So to do that, I am going to click the Done button, and here in Photoshop, I will add an adjustment layer to reduce contrast. I will go to the Brightness Contrast Adjustment, and I will drag the Contrast slider down. I will put this at about maybe -25. I think the image still looks good at that contrast level. Then I will click this green arrow, to go back to the adjustment icons, and I am going to select the Hue/Saturation icon. Here, in the Hue/Saturation controls, I will lower the saturation slightly, maybe to about -15.
I would like to look at the image like that, and notice in the Layers panel there are two new adjustment layers that are doing the job of reducing saturation and reducing contrast. I like to use adjustment layers to make adjustments like this, rather than direct adjustments, because adjustment layers remain editable, and they don't permanently change the pixels on the photograph on its layer. Now I am going to go back to the Save for Web & Devices window and see if that has saved me any file size, and it has.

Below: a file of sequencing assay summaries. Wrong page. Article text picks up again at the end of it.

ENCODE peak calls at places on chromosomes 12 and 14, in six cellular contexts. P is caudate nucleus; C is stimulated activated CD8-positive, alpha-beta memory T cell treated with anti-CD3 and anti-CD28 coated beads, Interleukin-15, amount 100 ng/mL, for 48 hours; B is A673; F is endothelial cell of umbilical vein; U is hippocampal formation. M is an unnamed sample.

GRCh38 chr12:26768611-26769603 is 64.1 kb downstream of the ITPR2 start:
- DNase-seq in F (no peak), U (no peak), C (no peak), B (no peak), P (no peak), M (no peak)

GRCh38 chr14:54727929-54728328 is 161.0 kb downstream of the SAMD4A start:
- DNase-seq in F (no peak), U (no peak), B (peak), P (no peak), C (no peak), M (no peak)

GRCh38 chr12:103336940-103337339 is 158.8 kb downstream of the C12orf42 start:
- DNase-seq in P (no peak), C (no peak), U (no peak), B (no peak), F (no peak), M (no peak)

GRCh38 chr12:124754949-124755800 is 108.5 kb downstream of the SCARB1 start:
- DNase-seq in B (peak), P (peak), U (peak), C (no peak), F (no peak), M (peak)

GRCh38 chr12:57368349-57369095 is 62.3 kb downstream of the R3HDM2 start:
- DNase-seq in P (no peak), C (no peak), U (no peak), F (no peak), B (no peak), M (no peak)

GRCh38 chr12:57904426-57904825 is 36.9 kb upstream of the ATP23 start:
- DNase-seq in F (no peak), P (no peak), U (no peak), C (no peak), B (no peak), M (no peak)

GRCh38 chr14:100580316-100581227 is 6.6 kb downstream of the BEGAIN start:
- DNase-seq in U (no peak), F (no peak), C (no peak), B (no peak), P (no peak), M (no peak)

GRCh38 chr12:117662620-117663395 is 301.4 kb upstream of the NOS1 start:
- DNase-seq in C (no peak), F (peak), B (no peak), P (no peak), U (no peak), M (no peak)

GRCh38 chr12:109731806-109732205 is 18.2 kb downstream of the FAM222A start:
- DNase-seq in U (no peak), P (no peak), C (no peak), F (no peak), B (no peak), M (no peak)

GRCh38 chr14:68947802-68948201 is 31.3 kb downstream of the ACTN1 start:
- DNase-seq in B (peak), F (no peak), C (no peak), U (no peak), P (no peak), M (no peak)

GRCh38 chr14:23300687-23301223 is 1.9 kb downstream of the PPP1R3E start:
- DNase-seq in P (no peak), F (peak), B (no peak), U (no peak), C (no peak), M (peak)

Now my JPEG is down to just over 44 kilobytes. I am satisfied with that, but there may be a time when I need to bring my file size down lower, and I know exactly the number to which I need to bring it. So let's say I need this file to be, say, 36 kilobytes. In that case, I can go back to this Optimize menu, and from here choose Optimize to File Size, and in this dialog box, I can change the desired file size to the number that I need, say 36 kilobytes, and click OK.
And that brings my file size down where I need it. I think the image looks okay, not as good as it did a few minutes ago, but acceptable, and you can see that the quality setting has changed, as well. Now it's down to 40. Now that I am satisfied with my optimization settings, I will save the file by clicking the Save button, and in the Save Optimized As dialog box, I will choose the location to which I want to save, in this case to my Desktop. I will make sure that format is set to images only, and I will take a look at the name of the file, which comes from the original file, and on which there is now a JPEG extension, and then I will click Save.